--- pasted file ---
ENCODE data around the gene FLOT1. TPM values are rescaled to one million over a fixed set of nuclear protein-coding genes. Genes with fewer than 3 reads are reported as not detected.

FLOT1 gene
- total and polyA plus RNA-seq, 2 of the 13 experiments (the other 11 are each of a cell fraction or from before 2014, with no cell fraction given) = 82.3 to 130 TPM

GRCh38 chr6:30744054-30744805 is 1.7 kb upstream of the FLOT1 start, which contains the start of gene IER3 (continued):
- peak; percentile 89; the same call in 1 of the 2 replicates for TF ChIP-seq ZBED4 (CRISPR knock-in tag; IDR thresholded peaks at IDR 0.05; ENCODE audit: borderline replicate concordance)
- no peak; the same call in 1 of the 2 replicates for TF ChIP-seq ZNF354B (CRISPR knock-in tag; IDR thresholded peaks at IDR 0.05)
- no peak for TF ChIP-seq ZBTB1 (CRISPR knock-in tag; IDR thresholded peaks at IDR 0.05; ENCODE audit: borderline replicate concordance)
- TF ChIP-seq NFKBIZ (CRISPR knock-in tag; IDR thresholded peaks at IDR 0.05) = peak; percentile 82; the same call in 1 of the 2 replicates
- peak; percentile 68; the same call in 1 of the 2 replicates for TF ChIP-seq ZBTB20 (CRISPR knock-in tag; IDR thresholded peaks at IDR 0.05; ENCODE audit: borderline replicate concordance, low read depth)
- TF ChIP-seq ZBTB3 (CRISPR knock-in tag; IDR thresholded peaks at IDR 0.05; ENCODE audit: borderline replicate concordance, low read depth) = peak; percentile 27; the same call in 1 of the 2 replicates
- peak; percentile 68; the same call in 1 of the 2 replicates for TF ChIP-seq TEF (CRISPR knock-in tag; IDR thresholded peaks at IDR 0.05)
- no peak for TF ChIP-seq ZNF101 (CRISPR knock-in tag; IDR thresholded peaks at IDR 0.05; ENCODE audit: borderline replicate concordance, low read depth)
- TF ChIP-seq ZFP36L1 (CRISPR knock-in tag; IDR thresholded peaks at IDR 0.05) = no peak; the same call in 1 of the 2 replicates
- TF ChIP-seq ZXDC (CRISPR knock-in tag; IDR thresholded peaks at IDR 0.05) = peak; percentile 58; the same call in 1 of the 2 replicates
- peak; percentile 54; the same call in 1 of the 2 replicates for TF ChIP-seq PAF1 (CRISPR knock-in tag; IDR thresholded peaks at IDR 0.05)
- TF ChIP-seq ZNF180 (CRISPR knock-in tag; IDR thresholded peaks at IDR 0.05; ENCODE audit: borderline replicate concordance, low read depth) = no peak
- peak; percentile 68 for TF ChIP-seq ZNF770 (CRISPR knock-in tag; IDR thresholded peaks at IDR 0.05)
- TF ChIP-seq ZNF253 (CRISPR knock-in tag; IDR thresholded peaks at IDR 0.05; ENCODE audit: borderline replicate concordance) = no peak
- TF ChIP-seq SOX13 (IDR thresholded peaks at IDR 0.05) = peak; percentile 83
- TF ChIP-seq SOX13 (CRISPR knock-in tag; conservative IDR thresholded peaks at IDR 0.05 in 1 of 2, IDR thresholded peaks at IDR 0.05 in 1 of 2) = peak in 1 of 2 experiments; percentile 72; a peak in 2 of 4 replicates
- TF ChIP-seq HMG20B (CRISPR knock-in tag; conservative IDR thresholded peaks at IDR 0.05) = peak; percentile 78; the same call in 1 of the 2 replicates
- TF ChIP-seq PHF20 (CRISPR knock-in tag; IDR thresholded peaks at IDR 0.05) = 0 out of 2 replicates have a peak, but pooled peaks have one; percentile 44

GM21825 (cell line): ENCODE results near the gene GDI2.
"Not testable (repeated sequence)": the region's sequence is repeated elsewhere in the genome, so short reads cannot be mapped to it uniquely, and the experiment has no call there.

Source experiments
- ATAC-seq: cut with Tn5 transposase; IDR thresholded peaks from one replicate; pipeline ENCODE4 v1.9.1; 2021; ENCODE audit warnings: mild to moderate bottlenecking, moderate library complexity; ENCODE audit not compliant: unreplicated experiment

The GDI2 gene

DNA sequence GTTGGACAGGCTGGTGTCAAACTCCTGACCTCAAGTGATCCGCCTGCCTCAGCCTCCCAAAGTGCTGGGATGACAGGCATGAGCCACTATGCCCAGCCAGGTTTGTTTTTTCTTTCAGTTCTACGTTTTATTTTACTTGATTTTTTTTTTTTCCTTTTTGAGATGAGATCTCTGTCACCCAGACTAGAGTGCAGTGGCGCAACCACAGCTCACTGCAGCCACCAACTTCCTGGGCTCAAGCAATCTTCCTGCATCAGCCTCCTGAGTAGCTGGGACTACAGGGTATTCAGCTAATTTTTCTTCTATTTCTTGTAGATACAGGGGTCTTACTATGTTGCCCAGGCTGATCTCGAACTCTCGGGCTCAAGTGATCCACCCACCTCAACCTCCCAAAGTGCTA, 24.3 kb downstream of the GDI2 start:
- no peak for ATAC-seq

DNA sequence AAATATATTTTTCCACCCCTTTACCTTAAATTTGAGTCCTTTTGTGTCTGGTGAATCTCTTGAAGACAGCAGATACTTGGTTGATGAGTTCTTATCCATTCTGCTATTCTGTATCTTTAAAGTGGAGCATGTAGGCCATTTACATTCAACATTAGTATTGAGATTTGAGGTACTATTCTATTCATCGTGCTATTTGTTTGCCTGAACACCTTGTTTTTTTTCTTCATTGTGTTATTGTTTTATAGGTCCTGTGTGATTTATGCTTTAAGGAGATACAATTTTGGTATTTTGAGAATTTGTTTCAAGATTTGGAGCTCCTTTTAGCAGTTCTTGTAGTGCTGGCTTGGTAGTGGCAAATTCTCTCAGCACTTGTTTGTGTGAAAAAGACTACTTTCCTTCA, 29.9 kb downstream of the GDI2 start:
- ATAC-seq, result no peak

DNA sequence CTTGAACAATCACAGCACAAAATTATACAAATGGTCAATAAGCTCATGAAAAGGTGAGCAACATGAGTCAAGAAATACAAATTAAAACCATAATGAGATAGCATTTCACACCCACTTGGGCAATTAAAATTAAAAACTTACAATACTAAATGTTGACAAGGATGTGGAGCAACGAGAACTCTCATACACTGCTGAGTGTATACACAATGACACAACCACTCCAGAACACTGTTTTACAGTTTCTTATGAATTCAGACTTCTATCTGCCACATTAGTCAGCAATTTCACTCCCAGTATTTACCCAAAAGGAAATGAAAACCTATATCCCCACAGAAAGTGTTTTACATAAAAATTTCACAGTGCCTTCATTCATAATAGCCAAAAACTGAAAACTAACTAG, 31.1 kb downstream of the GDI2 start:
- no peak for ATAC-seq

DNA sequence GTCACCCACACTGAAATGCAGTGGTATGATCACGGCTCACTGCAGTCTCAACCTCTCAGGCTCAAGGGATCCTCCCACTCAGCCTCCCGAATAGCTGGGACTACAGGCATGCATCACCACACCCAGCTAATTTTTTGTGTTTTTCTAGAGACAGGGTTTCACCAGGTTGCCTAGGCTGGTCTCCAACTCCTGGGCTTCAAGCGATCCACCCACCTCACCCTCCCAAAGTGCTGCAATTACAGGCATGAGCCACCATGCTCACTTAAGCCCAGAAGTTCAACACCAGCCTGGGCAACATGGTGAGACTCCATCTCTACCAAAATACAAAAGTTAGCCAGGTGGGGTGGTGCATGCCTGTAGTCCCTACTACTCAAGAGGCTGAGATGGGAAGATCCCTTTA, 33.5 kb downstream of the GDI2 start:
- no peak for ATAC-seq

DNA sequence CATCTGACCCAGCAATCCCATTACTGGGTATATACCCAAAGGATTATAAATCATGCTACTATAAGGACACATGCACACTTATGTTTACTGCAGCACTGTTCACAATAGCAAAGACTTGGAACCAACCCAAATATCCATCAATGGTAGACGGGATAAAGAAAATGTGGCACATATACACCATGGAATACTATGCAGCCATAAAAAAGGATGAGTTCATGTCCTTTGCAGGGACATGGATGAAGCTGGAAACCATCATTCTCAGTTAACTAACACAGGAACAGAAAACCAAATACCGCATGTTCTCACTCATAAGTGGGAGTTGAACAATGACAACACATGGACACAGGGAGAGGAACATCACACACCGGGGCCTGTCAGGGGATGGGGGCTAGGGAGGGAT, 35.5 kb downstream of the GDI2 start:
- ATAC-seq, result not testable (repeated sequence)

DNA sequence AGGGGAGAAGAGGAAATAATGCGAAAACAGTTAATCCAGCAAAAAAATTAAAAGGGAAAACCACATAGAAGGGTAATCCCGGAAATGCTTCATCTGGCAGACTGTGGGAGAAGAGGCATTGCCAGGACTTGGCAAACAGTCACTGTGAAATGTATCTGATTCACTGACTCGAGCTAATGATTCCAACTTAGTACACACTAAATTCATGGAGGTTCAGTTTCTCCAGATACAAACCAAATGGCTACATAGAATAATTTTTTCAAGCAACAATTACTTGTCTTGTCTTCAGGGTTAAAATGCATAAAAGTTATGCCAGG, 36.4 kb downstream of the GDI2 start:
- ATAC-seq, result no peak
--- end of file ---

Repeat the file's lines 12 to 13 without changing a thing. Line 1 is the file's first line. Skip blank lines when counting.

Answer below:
- no peak for TF ChIP-seq ZNF101 (CRISPR knock-in tag; IDR thresholded peaks at IDR 0.05; ENCODE audit: borderline replicate concordance, low read depth)
- TF ChIP-seq ZFP36L1 (CRISPR knock-in tag; IDR thresholded peaks at IDR 0.05) = no peak; the same call in 1 of the 2 replicates